FORT HUACHUCA — At 7 years of age, Elaina Calkins doesn’t fully comprehend the significance of her father’s job in the U.S. Army. But as a military child, the first-grader is beginning to understand that people come and go and that a favorite house or school is not always permanent.
Elaina and her 5-year-old sister, Gabriella Calkins, are among the hundreds of thousands of military children around the world who are honored each April by the Department of Defense during the Month of the Military Child.
Created in the mid-1980s by then Secretary of Defense Caspar Weinberger, the Pentagon and other military support organizations and agencies use the month to recognize military children for their sacrifice and bravery on the homefront. While a lot of military youngsters get to live in places that many adults would never see, the constant change and upheaval can often be emotionally taxing.
But military parents have long said such moves can also build resiliency. That’s what Army 1st Sgt. Michael Hull, who is stationed at Fort Huachuca, says about his two sons. Hull said his boys — ages 11 and 16 — have always embraced the moves and the adventures that come with them.
He said he’s thought about his children and their ability to make lifelong friends and how that might have been affected by having a father in the Army.
“But it’s actually been the opposite,” Hull said Friday in a phone interview. “They’ve been excited every time (we have moved) and I think that’s what develops resiliency.”
The Hull children are about to experience a bit more permanency in their young lives. In June, Hull completes his second year at Fort Huachuca. The 41-year-old soldier plans to retire and stay in Tucson. He said his oldest son started high school there two years ago and he wants to see him finish. His youngest child is in fifth grade.
“They’re starting to get established,” Hull said of his children.
The Calkins sisters are just getting started on their adventure. Their father, Army Maj. Robert Calkins, the battalion executive officer in the 309th Military Intelligence Battalion at Fort Huachuca, said moving to the installation almost three years ago was the first significant move experienced by his daughters. Both were born at Joint Base Lewis-McChord in Washington, and the oldest, Elaina, already knows the family — Calkins is a single parent — only has one year left at Fort Huachuca before they have to go.
Leaving Joint Base Lewis-McChord was not easy for the girls, Calkins said.
“It was the first house that they grew up in, just driving away from that made them pretty sad,” Calkins said. “In the first year they kept asking me, ‘When are we going back to Washington, when are we going back to the old house?’ But now they don’t want to leave Arizona.”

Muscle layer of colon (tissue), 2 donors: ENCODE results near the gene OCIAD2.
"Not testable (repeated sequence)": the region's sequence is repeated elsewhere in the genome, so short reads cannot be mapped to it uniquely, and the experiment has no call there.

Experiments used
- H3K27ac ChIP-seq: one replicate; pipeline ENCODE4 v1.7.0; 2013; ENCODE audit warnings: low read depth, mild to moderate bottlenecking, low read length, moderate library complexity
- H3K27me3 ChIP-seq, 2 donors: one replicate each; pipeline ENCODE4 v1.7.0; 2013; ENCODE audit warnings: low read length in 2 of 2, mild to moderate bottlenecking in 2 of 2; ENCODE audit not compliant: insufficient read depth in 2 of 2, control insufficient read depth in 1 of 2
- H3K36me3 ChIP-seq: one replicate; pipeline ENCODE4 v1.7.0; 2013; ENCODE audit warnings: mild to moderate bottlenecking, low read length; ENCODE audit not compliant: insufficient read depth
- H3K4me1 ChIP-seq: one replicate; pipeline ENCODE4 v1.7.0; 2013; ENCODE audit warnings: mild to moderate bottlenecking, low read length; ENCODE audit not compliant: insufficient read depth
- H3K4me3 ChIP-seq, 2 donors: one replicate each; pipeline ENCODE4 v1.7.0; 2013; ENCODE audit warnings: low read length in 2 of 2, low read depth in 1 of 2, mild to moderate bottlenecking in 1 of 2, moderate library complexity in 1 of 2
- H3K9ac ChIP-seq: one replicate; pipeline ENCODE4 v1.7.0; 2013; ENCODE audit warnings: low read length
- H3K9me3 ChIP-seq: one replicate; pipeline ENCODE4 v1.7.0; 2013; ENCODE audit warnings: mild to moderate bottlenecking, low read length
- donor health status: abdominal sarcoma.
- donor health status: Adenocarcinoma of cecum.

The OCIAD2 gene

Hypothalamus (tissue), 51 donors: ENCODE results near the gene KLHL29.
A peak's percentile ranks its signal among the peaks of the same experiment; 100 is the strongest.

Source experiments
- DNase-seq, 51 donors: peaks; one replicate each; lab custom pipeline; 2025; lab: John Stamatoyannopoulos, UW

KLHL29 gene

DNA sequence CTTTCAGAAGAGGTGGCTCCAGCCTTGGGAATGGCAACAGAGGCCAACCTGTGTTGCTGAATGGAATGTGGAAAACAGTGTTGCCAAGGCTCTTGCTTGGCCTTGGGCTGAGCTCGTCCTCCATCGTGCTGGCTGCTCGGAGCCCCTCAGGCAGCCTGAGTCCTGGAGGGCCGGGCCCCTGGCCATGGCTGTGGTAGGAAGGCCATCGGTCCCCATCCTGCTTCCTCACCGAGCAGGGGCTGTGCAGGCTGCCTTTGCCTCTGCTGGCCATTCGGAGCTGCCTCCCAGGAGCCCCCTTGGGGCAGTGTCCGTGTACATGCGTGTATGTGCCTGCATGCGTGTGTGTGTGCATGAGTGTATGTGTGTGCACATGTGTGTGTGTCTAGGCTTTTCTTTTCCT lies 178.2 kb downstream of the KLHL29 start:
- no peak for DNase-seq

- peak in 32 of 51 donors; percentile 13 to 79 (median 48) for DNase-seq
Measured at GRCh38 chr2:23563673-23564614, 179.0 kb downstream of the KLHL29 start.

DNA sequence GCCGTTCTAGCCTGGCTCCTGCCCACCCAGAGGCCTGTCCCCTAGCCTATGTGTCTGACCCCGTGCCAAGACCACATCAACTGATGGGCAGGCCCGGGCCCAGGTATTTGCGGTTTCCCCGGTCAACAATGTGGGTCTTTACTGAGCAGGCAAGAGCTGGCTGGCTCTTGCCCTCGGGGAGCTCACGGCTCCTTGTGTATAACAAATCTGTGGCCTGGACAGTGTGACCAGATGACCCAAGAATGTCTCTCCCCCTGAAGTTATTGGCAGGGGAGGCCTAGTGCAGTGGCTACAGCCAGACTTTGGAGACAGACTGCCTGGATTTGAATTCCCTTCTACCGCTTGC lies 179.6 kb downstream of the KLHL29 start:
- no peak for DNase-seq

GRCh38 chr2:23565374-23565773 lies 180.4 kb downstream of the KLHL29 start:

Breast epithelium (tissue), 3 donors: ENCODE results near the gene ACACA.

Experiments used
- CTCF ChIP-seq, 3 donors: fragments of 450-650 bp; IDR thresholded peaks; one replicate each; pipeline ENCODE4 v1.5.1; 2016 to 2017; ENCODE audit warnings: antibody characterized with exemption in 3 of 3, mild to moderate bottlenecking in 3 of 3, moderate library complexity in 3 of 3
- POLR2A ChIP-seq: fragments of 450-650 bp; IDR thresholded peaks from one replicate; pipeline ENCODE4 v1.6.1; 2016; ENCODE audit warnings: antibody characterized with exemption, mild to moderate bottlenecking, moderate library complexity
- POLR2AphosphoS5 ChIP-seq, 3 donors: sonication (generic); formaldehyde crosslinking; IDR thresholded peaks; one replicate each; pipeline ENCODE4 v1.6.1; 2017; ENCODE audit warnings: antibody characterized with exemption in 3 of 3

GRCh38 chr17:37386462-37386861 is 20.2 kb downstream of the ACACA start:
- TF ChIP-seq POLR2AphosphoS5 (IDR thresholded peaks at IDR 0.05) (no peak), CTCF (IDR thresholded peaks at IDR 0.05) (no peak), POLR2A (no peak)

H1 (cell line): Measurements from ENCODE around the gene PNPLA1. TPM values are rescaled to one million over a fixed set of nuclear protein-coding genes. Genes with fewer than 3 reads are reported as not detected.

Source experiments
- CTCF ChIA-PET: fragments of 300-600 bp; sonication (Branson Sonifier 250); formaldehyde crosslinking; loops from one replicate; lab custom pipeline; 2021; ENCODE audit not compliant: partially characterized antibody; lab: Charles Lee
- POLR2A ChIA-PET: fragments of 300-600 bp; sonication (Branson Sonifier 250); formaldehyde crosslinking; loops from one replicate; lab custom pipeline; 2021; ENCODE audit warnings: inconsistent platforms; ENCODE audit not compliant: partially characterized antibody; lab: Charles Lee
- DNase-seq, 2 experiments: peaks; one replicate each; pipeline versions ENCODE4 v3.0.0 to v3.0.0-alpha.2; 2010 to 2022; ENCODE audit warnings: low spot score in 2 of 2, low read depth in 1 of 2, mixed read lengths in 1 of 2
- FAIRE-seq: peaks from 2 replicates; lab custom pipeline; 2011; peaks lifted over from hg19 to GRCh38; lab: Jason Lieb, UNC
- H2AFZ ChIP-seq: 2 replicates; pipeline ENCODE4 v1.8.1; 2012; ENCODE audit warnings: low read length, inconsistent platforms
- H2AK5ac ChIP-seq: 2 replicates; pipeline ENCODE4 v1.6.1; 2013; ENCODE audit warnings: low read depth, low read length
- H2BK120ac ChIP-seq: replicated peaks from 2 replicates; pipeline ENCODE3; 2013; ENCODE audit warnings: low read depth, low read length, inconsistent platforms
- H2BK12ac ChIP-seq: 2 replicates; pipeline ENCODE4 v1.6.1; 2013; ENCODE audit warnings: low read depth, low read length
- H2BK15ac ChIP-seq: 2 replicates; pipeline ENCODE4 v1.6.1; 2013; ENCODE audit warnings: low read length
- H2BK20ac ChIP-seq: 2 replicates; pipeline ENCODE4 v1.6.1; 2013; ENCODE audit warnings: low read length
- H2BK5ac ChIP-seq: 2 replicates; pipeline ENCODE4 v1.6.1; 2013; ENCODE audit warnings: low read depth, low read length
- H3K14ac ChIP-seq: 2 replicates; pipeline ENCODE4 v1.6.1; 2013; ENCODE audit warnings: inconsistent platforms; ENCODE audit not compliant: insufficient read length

Elaina told a reporter she now loves Fort Huachuca: “It’s a really fun place. I really like that there’s a lot of stores. There’s a lot of friends and I really like there’s a park next door.”
Calkins said he has tried to tell the girls that Fort Huachuca is not forever, either.
Also 41, Calkins, an 18-year veteran of the Army, has been deployed twice — once to Iraq and once to Afghanistan. He expects he will be deployed again and has already planned to leave the children with their mother in Texas.
He said his daughter, Gabriella, has not yet grasped the concept of leaving people behind, but his older daughter has.
“Unfortunately for Elaina, her best friend moved away six months after her father retired from the military,” Calkins said. “She is starting to understand the concept that people come and go. Honestly, that’s the hardest part of being a military child— having to get new friends when you get to a new location, as well as seeing your friends go.”
He is starting to see resiliency in both his children. He said both understand when he has to finish work at home after a long day or if he’s going to be a little late picking them up at the after-school center on the installation. Neither child really understands the gravity of his work or that he commands 850 soldiers.
“When I get home, I’m just ‘dad,’ “ Calkins says with a grin. “It’s a pretty easy transition.”
Fort Huachuca spokeswoman Tanja Linton, a military child of an Air Force father, wrote an article in 2015 about her experiences as a “military brat.”
In that story she mentioned that “some social scientists have described them (military children) as one of America’s oldest and yet least well-known nomadic subcultures.”
Linton said one of the symbols for military children is the dandelion.
“They bloom wherever they’re planted,” she said.